I hope that the two Ministers return home with the understanding that Champs is a grassroots activity. The average Joe Jamaican will find an old school tie or socks or t-shirt or undersized shorts and proudly strut their stuff at the Champs while rooting for their secondary school and re-living long lost memories.

Patrons at the Jamaica Champs track and field event.

When an activity assumes the cultural significance of Champs, it is an easy sell. But Champs is more than the expression of sport and culture, it is the culmination of years of hard work.

During my Caribbean Games experience, my mantra was: “sport must become the weapon of choice for our youth”. I still believe in the potential and possibility of this statement, but it will only become a reality when we devote the time and effort to craft the strategy for the sport industry.

Of course, this has been done before but our leaders choose not to build on previously laid foundations but to smash any bases that exist.

Minister of Sport and Community Development Shamfa Cudjoe (centre) joins the Trinidad and Tobago Women’s National Senior Team as they salute the crowd in Bacolet, after qualifying for the Concacaf W Championship with a 2-2 draw against Guyana at the Dwight Yorke Stadium on 12 April 2022.
(Copyright Daniel Prentice/ Wired868)

As blood continues to fertilize our land and our people flounder it is urgent that we put a strategic plan in place to capture the imagination of our youth and fire up our people’s passion for sport and culture.

Whatever we do, there is the grim recognition that it may be another generation before we reap the rewards. But if action is taken now, my generation may pass on, confident in the knowledge that our future sports persons will thrive in a nurturing, passionate environment.

Look to the future and stop making excuses!

Ria Taitt’s article in the Sunday Express of April 04, 2023, quotes the Prime Minister as saying: ‘In order to get our independence, we agreed to some arrangements which are inimical to good order and brought obsolescence to management arrangements.”  In other words, some of the policies we agreed to 61 years ago are the root cause of many of our current-day problems. Is the blame for the current inefficiency and ineffectiveness of our institutions being placed on our colonial masters?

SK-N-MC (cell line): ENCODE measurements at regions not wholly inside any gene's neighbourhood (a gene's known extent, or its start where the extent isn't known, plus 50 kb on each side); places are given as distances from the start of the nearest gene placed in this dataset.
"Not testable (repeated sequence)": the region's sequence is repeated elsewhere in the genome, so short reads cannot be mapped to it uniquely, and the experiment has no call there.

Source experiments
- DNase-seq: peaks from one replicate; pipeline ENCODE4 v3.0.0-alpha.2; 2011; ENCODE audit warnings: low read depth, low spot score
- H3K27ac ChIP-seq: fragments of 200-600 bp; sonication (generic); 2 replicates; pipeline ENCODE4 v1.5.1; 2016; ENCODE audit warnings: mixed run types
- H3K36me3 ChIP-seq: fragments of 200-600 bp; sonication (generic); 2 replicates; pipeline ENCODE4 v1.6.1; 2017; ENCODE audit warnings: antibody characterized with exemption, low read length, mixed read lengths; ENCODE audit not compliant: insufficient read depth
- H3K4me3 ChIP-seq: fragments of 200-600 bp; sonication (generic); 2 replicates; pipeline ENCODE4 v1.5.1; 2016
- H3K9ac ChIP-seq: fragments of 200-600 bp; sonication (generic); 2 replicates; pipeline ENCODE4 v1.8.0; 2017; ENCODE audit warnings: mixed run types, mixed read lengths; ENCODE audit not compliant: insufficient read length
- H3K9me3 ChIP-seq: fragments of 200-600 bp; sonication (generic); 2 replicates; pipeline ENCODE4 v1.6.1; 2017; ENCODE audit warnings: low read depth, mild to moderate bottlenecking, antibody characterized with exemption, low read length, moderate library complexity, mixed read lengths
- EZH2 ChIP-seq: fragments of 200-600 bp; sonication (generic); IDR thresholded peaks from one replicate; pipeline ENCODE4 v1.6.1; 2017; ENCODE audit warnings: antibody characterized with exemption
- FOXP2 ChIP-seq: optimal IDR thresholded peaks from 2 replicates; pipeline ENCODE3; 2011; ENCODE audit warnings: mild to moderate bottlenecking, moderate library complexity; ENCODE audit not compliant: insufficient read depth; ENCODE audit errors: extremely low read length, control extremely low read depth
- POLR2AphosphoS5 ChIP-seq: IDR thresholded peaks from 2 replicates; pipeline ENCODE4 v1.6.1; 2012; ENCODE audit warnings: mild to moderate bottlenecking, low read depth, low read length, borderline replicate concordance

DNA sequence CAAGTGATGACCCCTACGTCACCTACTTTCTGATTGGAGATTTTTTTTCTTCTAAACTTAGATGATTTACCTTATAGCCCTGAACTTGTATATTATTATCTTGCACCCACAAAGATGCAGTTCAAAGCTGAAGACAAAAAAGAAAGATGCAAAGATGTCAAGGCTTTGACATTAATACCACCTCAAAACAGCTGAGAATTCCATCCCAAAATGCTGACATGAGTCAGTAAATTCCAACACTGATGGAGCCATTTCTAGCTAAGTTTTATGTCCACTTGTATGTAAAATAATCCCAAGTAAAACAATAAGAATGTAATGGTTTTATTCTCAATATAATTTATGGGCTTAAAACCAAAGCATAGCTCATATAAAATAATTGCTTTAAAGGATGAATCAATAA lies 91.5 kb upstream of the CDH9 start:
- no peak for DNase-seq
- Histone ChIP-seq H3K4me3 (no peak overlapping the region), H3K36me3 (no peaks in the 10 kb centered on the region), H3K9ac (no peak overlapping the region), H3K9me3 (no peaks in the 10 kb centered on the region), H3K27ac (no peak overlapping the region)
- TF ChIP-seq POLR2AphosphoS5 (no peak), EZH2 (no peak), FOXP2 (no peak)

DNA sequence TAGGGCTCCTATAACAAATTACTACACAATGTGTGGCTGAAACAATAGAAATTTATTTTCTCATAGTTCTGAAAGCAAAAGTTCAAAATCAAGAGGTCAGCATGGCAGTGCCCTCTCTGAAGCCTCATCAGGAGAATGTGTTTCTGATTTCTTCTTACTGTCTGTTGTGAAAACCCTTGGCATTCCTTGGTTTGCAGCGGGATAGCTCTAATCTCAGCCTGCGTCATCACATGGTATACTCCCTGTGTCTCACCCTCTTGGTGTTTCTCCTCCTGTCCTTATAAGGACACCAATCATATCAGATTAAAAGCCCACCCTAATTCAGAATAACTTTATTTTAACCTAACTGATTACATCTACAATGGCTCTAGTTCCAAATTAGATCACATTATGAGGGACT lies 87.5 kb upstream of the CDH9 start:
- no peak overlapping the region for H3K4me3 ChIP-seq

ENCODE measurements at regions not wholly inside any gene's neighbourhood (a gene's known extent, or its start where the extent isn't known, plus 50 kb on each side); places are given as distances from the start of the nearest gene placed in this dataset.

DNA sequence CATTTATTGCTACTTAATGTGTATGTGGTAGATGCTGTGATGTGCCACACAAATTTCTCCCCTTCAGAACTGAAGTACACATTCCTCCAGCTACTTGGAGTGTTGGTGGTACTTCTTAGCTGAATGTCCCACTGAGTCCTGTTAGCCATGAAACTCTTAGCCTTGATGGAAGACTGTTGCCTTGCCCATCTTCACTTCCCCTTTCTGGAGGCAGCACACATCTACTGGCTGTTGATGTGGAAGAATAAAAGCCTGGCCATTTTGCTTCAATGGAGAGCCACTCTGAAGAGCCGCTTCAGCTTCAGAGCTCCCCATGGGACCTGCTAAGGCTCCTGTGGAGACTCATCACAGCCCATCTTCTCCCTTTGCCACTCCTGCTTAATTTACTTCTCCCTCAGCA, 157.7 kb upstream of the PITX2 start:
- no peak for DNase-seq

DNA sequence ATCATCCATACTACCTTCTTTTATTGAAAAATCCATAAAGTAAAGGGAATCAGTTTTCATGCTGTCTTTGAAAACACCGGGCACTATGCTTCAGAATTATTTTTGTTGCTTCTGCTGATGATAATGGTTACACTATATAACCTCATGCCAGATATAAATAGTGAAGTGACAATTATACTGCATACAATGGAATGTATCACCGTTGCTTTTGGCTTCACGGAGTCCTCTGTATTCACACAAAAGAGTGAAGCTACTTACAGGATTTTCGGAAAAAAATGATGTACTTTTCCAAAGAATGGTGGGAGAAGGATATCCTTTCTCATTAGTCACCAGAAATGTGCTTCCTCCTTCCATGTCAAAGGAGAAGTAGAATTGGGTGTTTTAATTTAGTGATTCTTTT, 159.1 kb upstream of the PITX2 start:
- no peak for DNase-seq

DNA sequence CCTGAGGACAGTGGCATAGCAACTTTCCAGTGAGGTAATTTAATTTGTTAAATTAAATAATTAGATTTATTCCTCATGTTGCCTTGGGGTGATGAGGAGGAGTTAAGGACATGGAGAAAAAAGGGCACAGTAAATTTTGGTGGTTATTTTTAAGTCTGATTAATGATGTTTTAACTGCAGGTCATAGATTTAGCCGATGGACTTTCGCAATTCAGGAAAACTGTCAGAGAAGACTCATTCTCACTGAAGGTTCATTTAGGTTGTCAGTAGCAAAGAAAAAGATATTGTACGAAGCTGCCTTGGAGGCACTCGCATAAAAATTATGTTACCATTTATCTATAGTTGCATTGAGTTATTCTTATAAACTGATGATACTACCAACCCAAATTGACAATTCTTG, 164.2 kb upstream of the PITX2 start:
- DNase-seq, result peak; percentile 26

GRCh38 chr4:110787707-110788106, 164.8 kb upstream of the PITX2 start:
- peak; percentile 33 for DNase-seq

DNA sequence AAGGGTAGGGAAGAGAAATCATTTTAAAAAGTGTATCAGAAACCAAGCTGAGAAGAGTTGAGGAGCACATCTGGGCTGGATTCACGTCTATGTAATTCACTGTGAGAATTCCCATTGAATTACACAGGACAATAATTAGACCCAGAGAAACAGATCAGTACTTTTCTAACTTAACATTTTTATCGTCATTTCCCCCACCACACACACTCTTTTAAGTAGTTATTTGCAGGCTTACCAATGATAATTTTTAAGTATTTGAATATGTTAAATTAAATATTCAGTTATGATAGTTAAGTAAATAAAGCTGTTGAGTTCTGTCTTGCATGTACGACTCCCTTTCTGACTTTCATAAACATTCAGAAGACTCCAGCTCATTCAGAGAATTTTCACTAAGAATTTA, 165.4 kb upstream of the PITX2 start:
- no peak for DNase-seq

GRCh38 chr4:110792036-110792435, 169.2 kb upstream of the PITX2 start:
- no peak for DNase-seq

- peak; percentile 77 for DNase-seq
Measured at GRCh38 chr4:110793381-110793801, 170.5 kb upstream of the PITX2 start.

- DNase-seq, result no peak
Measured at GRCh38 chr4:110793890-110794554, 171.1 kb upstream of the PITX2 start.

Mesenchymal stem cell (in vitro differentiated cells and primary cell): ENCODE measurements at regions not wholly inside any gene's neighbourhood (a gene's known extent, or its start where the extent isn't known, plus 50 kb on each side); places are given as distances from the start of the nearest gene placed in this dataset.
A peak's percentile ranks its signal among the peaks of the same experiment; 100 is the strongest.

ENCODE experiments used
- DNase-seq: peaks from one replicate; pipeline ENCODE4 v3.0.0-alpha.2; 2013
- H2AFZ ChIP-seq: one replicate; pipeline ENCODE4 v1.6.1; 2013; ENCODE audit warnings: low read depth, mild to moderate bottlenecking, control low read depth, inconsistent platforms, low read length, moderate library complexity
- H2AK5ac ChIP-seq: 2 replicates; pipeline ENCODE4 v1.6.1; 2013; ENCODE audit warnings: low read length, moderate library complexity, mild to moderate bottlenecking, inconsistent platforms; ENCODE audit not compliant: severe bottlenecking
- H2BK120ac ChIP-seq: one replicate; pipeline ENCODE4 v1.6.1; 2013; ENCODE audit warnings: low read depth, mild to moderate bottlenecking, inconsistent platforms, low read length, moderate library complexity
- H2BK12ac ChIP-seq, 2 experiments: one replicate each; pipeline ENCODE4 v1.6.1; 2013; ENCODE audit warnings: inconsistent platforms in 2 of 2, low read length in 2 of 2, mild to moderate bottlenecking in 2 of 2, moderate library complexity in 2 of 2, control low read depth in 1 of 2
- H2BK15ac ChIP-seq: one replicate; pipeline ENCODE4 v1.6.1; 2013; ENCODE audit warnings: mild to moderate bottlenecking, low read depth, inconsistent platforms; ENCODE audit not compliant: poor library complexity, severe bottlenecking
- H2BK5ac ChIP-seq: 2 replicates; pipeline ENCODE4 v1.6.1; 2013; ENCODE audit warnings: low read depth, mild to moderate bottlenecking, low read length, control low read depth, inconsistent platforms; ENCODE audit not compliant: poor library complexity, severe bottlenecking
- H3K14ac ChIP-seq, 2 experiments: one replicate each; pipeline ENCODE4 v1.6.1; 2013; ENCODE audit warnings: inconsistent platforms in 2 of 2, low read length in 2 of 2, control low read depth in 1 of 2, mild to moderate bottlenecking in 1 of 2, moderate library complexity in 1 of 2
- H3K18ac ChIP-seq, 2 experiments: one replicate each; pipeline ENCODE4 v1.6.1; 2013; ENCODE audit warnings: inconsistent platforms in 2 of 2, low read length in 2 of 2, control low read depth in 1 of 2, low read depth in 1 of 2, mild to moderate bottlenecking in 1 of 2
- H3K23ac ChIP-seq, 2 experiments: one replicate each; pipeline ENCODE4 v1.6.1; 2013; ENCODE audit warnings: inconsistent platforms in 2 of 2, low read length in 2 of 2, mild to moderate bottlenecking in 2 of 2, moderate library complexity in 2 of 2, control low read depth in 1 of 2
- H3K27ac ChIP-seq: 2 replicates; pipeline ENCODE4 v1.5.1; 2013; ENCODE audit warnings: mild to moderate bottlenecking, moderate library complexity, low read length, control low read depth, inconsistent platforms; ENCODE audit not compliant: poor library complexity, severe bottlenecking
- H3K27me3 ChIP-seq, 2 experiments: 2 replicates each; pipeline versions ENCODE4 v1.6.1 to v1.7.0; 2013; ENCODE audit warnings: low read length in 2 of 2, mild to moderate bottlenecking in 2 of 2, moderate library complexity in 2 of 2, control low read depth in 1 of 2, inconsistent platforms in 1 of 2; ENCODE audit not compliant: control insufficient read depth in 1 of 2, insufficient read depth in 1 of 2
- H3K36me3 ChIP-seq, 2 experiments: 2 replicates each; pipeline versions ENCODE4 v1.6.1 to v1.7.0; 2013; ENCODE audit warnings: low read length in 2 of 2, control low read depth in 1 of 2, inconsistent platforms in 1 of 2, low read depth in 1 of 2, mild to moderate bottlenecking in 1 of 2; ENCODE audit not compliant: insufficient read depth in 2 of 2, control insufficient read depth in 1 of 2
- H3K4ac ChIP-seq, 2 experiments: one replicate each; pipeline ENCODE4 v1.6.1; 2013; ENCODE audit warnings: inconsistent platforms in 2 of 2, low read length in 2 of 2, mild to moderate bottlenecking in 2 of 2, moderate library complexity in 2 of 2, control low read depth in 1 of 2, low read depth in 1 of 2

Where has our current Prime Minister been living over the past 61 years of independence?  He first served in Parliament in 1987 as an Opposition Senator and subsequently as a Member of Parliament in the capacities of Minister of Agriculture, Land and Marine Resources, Minister of Planning and Development and Minister of Housing, Minister of Trade and Industry, and Leader of the Opposition.

Is this a new revelation?  Or is it an inconvenient truth that he is using to walk away from the fact that as someone who has held office for more than 30 years, he has little to show for the action he has taken to improve our systems, processes, and procedures?  Our Prime Minister has held office for 50% of our time as an independent nation and he has the audacity according to the Ria Taitt article to admit that “our system has not discouraged .. on the contrary, I regret to say, it has encouraged white-collar criminal conduct …”

Although it is true that in his 30-plus years in government, he was not the ultimate power holder he has, since 2015 been the power holder and has been in the best position to begin the process of changing the culture.

If he were truly committed to transformational change, he would have facilitated the work of the Economic Development Advisory Board and removed the bottlenecks which stifled them and caused Dr. Terrence Farrell to resign after submitting seven key suggestions to the Government. The suggestions included a Draft Diversification Strategy and Roadmap, a Proposal on Steelpan Manufacturing Industry for Export, and a Redraft of the National Innovation Policy.

If he was really interested, he could have been hyper-focused on reimagining the public service and how to improve the delivery of services to citizens.

If his primary goal was for the betterment of all citizens, he would have found a way to collaborate with the opposition to come up with a strategy to handle both the illegal immigrants from Venezuela as well as genuine refugees, reduce the importation of guns and drugs and lessen the incidence of crime.

History is important and yes, our road to independence was marked by several unfair intersections but isn’t it time for us to look to the future and stop making excuses for the continued deterioration of our country?

With the right leadership philosophy, our country will thrive.  We have talented people and abundant non-oil resources to transform our country.